|Sending voice over the internet
|Since the advent of internet
telephony, many residential offerings have evolved to compete with
traditional local and long distance telephone service providers. These
services save households money by using the public internet to bypass
traditional local loops and long distance lines. They send voice calls by
converting analog signals into digital packets that travel over the
internet. This type of transmission uses Voice over Internet Protocol
or Voice over IP (VoIP). The packets are then re-combined at their
destination back into voice so that you can converse with your called party.
|Common VoIP services in use today
Analog Telephone Adapter (ATA) - An
analog telephone adapter (ATA) allows you to connect a standard telephone
to the Internet. It essentially converts analog signals from your
traditional phone into digital data packets to transmit over the Internet.
ATAs are simple to use, easy to set up, inexpensive, and are a great
alternative to traditional home phone lines. Many major VoIP providers
like Vonage supply ATAs for free when you sign up for their services.
- Computer-to-Computer - Using VoIP
to make calls from computer to computer was the earliest form of internet
telephony. You just need the software, a headset with microphone or
speakers with a microphone, a sound card, and a good internet connection.
Typically there is no charge to make PC to PC calls, and the software can
even be downloaded for free. Common services include Skype and Yahoo!
- Hosted IP Phone Service - Hosted IP
phone services use a central IP softswitch that IP telephones connect to
over the internet. IP phones have the same appearance as normal
telephones, but instead of having a traditional phone jack, they have an
Ethernet connector. These phones connect directly to your Internet router
and contain all of the necessary technology to directly handle the IP
phone call; no conversion from analog to digital is necessary. The hosted
provider provisions the IP phones to connect to their IP softswitch so
that they can route your voice calls over the internet to your called
|How do businesses take advantage of
|Some businesses subscribe to VoIP services through
providers like Vonage or local cable companies. By connecting the analog
line ports of their current phone system directly to the VoIP service
providers ATA or analog gateways, businesses can convert their calls to VoIP and save on local
and long distance charges. These services disconnect your phone system from
the public switched telephone network (PSTN) and connect it to the
provider's IP network for call routing over the internet.
Another popular business VoIP service that is rapidly developing is SIP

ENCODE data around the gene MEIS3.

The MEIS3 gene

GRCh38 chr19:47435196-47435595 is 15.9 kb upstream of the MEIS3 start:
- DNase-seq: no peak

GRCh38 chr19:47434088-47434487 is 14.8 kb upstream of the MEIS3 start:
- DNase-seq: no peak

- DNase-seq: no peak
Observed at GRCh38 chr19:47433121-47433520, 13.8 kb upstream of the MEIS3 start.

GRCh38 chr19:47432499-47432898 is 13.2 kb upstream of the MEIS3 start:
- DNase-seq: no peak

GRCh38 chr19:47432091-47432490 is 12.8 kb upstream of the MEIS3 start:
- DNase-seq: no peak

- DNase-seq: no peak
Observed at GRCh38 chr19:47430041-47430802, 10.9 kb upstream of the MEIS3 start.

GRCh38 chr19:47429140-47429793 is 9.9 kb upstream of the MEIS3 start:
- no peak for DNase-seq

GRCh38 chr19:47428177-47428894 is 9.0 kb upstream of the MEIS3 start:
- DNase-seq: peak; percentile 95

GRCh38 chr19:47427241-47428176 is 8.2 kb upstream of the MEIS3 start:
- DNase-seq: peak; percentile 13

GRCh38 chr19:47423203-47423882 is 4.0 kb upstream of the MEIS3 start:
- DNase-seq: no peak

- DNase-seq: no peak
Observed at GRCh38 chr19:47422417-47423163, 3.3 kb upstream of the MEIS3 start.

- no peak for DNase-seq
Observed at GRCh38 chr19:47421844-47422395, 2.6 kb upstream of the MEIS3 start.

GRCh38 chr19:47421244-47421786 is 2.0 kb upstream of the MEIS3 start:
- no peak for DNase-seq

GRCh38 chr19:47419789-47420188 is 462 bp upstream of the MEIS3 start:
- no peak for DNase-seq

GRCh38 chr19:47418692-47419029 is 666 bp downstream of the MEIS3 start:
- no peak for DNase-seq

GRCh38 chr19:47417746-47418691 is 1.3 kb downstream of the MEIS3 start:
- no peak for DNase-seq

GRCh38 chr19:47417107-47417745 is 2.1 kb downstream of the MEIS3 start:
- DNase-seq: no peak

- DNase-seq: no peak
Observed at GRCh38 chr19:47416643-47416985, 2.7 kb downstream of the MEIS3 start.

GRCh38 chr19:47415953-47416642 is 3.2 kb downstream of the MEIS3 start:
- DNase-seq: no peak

trunking. Session Initiation Protocol (SIP) is a protocol used to for
controlling multimedia communication sessions such as voice and video calls
over the internet. SIP trunking is offered by Internet Telephony
Service Providers (ITSP). By using a SIP trunk, you disconnect your IP
PBX from the PSTN and connect it to the ITSP's IP network. This
network is connected to other private IP networks, the public internet, and
the PSTN. The ITSP will determine if your call is being made to a PSTN
number or to another SIP enabled phone system. It will then route your call
through the Internet to wherever it is directed.
Because a single SIP trunk can handle many
channels (voice conversations), it can process as many calls as traditional
digital services. SIP trunks have the potential of being a cheaper
alternative to both analog telephone lines and T1/PRI.
|Voice quality considerations
|Although quality of service is
still a hot topic, the quality of today's VoIP connections are quite good.
If you've used a VoIP softphone like Skype or Yahoo! Messenger then you may
have experienced issues like echo, latency (delayed speech), and diminished
sound quality. These problems are much less apparent on private IP
networks but can arise when the voice packets are traversing the public
internet. The best providers have large private IP networks and
usually provide better quality than providers that use the public internet
for most voice travel.
|Can my phone system handle VoIP
|Any PBX that can handle analog
telephone lines can be equipped with VoIP services that use ATAs or analog
gateways. The VoIP service is connected to the ATA, and the line is
connected directly to your PBX. SIP trunks are compatible with IP PBXs
that support SIP trunking. Most current IP PBX offerings support SIP
trunks and typically require licensing to activate this feature.
|When should I consider ordering
|VoIP lines can be a substitute
for both analog telephone lines and digital T1/PRI services. The
choice usually involves cost and features, but quality of service should
never be ignored. If your lines go down even for a few hours, the
savings of switching services may be lost. It is best to research your
provider's reviews on the internet and contact current users of the service.